Studying in Japan/Japanese
The University of Tokyo Studying in Japan: MyStory “Throw all your inhibitions out the door and experience new things for yourself !”日本で学ぶ・日本を学ぶ vol.10
Name: Mr. Nicholas Wong Wei Yong
“Throw all your inhibitions out the door and experience new things for yourself !”
Currently in the Master’ s in Public Policy International Program (MPP/IP) at Graduate School of Public Policy(GraSPP), The University of Tokyo
- Primary school: Maris Stella High School (Primary)
- Secondary school: Hwa Chong Institution (High School)
- Junior College: Hwa Chong Institution (College)
- Undergraduate: The University of Tokyo
Q. You did your undergraduate studies at the University of Tokyo before joining the graduate programme there. What led you to study in Japan after Junior College?
I chose to go to a Japanese university because I wanted an experience that was different from most other Singaporeans, where there was a smaller community of Singaporeans so I could interact with people outside of my usual circle of friends. Furthermore, I had always been fascinated by Japan, therefore choosing to go to Japan was a very natural choice for me.
Q. The undergraduate programme you studied was taught in Japanese. What was it like?
After coming to Japan, I studied a year at the Tokyo University of Foreign Studies under the Japanese Monbukagakusho (Ministry of Education, Science and Technology, MEXT) scholarship before joining the University of Tokyo, College of Arts and Sciences (教養学部)where I majored in sociology. There, almost all of the courses were taught in Japanese and it took me quite a bit of time to get used to it. For example, having to complete a reading assignment of one book per week for a single module was close to impossible for me.
Q. You continued to do your graduate studies there. Please tell us about the programme you are currently enrolled in.
I am currently enrolled in the Master’ s in Public Policy International Program (MPP/IP) at the Graduate School of Public Policy (GraSPP) in the University of Tokyo. My undergraduate degree was in sociology with a highly theoretical focus, therefore I wanted to learn how this knowledge is applied in actual policy-making. Many professors at GraSPP are/were practitioners of their respective fields who could validate textbook knowledge with their personal experiences. In the future, I would like to work in an international organisation with a focus on reducing poverty and inequality, therefore I appreciate these opportunities to learn directly from them.
The course is held in English, but students are also encouraged to take classes in Japanese. Personally, it is a really good balance because I get to interact with both Japanese and non-Japanese students every day. However, many classes taught in English may be less academically rigorous than the same courses in Japanese. This may not only be because of the professors’ language abilities, but also because of the language abilities of the students.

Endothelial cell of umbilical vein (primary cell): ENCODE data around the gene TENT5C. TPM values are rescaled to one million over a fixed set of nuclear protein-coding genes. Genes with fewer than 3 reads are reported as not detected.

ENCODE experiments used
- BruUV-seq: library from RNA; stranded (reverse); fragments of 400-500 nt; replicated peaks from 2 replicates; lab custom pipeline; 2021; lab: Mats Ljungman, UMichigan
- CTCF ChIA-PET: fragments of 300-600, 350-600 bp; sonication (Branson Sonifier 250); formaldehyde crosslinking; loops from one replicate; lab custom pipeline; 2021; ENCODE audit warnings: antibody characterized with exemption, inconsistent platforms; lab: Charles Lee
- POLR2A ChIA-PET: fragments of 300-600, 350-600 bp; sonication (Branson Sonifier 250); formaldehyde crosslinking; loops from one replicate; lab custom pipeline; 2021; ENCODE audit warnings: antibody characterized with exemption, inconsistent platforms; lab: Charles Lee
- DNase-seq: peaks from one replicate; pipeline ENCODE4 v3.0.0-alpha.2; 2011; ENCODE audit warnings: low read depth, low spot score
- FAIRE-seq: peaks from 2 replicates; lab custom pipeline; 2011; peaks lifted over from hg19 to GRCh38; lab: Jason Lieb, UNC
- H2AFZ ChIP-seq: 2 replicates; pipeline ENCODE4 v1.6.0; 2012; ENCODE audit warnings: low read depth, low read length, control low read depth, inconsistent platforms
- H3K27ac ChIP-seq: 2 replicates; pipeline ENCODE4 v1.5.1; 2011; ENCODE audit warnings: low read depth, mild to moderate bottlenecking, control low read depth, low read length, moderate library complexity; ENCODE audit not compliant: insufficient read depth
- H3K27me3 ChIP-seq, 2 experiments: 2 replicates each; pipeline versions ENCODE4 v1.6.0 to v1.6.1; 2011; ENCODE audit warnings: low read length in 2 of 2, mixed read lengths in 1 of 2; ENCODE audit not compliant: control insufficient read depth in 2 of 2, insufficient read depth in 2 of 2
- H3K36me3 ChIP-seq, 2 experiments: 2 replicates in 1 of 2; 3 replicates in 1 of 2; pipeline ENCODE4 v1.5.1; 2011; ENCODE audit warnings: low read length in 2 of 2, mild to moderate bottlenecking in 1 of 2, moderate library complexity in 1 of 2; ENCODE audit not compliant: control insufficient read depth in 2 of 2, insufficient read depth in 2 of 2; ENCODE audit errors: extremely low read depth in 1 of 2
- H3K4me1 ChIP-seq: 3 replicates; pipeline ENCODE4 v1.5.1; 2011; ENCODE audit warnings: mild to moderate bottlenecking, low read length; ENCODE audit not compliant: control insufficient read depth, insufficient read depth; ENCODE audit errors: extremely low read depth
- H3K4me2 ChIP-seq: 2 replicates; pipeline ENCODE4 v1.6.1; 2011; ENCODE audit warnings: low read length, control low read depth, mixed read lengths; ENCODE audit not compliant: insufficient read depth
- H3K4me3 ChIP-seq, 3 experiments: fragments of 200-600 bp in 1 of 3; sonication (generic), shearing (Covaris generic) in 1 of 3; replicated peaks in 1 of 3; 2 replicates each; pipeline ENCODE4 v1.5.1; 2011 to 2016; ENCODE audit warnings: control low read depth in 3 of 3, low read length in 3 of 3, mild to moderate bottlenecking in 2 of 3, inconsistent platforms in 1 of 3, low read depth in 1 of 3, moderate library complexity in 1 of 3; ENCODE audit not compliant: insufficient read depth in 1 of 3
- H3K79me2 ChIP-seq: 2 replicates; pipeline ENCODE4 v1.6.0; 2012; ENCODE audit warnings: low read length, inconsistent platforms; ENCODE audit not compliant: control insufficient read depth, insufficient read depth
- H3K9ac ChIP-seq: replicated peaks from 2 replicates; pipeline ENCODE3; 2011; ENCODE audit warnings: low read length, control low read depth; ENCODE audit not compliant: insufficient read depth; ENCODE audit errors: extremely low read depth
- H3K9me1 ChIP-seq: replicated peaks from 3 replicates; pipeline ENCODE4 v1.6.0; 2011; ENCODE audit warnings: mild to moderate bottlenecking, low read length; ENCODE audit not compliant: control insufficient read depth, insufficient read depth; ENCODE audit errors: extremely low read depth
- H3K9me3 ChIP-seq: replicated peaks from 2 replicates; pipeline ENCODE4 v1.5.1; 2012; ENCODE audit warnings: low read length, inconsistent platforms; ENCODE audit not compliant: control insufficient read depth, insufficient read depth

Q. How do you find the life in Japan?
To say that I am enjoying myself here would be a total understatement. I love it here, but because I have also been here for more than 5 years, I have witnessed so many things about Japan which I feel could be improved. One of them is its resistance towards change. New ideas are sometimes rejected with simplistic responses along the lines of “Unfortunately, this is how things are run in Japan.” I believe using cultural differences as a response to requests for change is one of the quickest ways to end up being complacent, because all civil discussion, fruitful or not, would be rendered useless immediately.
Q. Please share with us a unique experience you had in Japan.
While studying at the Japanese Language Centre, Tokyo University of Foreign Studies (TUFS), I joined the Kyudo (traditional Japanese archery) club and it was an extremely enriching experience. Due to unforeseen circumstances, I was allowed to join the competition team, even though I was a total beginner. I went to the dojo to train every day and spent all my weekends during summer going to different venues around Tokyo to compete with the team. Even though I performed horribly at most of them and was always the one dragging the team’ s score down, they never blamed me and always encouraged me to push on. The camaraderie built during that time is something that I will never forget.
Q. You studied under MEXT Scholarships. Do you have any advice to share with the students who are applying for such scholarships?
Study in advance, and pay special attention to how questions are asked for the math paper, because they tend to be slightly different from how we learn math in Singapore. As for the interviews, make it very clear why you are choosing Japan over other options, and how you will utilise this opportunity if given the scholarship.
Q. Any message to students studying Japanese in Singapore, or students who are considering to study in a university in Japan?
Throw all your inhibitions out the door and experience new things for yourself. Japan is more than just anime, manga, J-pop idols and food. Make it a point to travel to different parts of Japan, including the countryside, to truly get the full experience in Japan.